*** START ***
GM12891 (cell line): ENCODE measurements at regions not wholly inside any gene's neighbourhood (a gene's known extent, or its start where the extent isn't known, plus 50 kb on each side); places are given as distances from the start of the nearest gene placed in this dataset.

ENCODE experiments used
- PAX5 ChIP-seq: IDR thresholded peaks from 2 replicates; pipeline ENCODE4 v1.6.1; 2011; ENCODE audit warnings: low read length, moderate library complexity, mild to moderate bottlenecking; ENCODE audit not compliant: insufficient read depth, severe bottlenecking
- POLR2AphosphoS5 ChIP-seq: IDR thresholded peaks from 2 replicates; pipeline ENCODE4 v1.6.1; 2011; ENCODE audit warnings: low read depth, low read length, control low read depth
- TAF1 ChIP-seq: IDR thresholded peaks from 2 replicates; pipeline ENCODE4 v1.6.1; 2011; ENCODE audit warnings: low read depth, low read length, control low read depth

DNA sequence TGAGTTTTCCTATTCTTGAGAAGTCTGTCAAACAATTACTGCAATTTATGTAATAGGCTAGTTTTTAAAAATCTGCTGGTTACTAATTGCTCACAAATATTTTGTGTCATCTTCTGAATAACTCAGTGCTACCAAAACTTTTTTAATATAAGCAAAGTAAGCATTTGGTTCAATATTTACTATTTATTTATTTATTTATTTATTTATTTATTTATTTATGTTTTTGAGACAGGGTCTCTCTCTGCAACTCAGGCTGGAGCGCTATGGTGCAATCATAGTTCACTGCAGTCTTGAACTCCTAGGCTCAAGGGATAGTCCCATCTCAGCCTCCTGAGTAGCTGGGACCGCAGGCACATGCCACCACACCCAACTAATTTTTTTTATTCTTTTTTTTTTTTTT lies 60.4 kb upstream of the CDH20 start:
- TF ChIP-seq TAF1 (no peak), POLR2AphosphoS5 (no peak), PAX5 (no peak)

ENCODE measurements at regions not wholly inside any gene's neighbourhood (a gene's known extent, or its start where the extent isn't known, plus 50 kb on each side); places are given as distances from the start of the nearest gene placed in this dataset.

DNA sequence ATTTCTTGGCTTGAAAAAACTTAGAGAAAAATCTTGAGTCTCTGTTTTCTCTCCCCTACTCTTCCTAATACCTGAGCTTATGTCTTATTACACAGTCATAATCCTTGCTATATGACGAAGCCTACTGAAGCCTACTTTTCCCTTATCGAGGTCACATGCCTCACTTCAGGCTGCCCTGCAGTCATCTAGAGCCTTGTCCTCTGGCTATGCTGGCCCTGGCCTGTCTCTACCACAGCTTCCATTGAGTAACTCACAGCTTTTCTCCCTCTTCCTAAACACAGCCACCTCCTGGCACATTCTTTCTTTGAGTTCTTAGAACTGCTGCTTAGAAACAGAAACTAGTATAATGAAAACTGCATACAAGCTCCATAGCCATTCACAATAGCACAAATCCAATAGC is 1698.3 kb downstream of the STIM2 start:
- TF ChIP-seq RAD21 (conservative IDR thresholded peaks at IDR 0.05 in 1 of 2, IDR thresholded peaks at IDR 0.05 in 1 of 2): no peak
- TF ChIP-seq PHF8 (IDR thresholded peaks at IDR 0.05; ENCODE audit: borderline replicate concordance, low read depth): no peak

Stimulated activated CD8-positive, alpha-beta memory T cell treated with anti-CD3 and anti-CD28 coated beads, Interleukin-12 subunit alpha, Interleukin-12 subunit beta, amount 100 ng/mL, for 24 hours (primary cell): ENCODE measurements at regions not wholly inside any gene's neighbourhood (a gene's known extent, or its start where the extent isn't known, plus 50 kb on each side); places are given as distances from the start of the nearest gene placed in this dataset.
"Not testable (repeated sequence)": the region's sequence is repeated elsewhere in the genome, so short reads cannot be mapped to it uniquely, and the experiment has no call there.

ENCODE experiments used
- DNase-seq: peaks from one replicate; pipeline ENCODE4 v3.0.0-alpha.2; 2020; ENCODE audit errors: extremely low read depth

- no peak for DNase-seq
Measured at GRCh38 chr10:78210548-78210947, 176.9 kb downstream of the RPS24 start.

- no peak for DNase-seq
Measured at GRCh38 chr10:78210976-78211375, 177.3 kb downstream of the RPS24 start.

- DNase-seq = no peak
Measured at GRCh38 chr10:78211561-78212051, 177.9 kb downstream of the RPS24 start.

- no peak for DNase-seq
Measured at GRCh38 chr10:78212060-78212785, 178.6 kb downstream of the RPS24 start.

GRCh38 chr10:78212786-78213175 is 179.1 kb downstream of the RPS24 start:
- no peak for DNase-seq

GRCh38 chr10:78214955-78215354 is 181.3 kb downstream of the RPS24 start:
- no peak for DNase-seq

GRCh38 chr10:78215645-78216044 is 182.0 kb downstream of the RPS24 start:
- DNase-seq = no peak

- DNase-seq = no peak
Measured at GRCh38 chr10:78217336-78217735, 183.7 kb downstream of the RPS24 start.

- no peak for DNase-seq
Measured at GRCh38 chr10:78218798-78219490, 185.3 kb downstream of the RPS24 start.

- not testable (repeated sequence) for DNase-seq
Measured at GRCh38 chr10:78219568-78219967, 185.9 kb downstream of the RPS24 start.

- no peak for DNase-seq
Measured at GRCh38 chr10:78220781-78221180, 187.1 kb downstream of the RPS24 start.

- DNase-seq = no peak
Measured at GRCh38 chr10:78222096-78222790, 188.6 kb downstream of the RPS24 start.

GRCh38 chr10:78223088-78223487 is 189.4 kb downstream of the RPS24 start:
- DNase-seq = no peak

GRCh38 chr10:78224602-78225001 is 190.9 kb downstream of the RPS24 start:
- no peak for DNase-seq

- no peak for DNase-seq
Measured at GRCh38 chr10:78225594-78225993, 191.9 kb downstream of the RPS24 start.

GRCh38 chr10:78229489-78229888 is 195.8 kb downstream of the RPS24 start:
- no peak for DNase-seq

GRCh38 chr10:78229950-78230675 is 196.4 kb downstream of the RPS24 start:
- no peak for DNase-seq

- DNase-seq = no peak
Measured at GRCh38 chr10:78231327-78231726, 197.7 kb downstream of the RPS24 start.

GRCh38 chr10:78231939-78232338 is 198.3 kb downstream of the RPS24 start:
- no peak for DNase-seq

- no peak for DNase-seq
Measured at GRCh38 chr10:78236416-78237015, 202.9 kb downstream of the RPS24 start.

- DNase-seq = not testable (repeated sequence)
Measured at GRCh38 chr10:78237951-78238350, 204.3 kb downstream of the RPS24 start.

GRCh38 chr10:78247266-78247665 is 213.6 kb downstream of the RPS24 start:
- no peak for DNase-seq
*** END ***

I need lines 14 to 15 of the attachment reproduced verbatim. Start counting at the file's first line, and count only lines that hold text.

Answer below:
ENCODE experiments used
- DNase-seq: peaks from one replicate; pipeline ENCODE4 v3.0.0-alpha.2; 2020; ENCODE audit errors: extremely low read depth